India’s nuclear programme dates back to 1948 when it was felt that if India was to remain abreast with the world it must develop atomic energy. In due course, India’s nuclear programme led to two nuclear tests, Pokhran I (1974, which failed) and Pokhran II (1998) that made India, the land of ahimsa, part of nuclear club of nations. Before this India all along maintained that it was pursuing a peaceful nuclear programme, when actually the reverse was true. Today, notwithstanding over six decades of sustained and lavish government support (in 2002-3 Department of Atomic Energy was allocated Rs 33.5 billions as compared to Rs 4.7 billion for development of non-conventional sources of power), nuclear power amounts to just 3310MW, less than 3% of country’s total generation capacity. Despite the huge outlays and little nuclear generated electricity to show for it, and a nation whose 40% of population lives below the poverty line, India continues to push for more investment into the nuclear sector.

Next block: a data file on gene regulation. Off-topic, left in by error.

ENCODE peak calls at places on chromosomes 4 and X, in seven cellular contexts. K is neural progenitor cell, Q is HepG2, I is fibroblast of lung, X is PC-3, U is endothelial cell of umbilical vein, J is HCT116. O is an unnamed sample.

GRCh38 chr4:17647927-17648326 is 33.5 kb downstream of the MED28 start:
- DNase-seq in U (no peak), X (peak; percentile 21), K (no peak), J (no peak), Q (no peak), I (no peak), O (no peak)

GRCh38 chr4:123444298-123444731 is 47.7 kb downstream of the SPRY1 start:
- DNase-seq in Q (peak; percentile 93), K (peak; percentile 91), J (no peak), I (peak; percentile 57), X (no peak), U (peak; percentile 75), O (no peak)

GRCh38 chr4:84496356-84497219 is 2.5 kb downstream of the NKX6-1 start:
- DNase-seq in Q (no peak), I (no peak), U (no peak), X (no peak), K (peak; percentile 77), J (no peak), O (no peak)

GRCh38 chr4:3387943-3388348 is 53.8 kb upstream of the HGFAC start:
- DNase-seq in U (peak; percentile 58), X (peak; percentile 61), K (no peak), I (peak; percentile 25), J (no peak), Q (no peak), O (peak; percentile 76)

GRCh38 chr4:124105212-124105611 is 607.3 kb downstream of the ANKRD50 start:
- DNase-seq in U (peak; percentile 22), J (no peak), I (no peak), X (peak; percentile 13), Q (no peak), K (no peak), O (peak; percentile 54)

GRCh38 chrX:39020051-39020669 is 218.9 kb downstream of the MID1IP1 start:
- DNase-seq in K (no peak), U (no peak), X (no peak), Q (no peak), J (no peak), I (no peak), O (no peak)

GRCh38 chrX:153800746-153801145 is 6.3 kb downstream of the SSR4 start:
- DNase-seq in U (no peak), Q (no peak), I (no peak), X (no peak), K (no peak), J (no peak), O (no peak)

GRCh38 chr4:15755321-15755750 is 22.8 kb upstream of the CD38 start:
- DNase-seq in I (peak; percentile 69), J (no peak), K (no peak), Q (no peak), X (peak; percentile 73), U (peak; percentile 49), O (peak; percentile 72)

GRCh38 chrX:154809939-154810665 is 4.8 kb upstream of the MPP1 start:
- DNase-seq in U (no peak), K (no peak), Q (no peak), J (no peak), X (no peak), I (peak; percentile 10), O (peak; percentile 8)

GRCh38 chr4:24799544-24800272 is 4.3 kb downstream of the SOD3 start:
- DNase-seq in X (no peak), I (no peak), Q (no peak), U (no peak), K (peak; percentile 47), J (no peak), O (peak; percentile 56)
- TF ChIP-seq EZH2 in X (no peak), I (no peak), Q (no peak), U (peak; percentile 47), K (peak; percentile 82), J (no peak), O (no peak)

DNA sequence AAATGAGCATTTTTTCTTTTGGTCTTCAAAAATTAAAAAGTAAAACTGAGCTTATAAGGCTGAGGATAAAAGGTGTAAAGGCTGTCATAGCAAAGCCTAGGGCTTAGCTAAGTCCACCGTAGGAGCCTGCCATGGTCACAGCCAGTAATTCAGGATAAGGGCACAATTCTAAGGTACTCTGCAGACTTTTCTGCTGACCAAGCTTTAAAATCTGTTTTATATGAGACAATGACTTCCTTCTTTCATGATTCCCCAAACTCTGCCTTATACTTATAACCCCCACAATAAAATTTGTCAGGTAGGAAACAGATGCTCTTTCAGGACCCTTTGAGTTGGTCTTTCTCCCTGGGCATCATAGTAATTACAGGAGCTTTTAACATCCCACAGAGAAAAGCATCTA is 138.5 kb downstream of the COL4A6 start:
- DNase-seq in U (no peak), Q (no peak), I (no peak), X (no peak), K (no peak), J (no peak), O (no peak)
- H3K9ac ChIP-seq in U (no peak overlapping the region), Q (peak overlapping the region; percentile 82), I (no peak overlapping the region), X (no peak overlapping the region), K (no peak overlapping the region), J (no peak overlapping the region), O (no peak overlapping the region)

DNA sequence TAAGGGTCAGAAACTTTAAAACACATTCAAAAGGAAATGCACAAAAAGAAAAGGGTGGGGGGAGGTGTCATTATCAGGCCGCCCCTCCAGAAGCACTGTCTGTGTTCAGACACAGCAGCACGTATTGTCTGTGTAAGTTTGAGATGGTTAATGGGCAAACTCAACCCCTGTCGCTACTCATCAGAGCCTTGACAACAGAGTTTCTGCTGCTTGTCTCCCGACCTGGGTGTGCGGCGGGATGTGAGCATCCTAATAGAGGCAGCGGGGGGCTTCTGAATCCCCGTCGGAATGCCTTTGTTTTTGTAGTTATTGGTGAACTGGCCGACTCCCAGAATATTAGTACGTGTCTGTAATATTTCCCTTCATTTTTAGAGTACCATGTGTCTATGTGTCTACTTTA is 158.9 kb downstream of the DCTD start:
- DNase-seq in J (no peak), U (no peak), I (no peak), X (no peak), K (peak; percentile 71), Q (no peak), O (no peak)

Apart from the non-viable nature of the project, there is also the looming worry about the nuclear waste that such plants would produce. Where will the government dump it? And who’ll bear the cost of nuclear disaster, if one occurs? Scientists have also pointed out that installation of centralized nuclear reactor or thermal plant and extending the grid to cover distant villages or towns would be an inefficient way of providing electricity. Such communities would be better served by distribution of renewable energy systems based on number of different technologies and sources – micro-hydel plants, windmills, solar energy and biomass based power. It bears to keep in mind that effects of Chernobyl disaster were felt up to the Atlantic coast, every country between Ukraine and Wales was affected by the radiation released.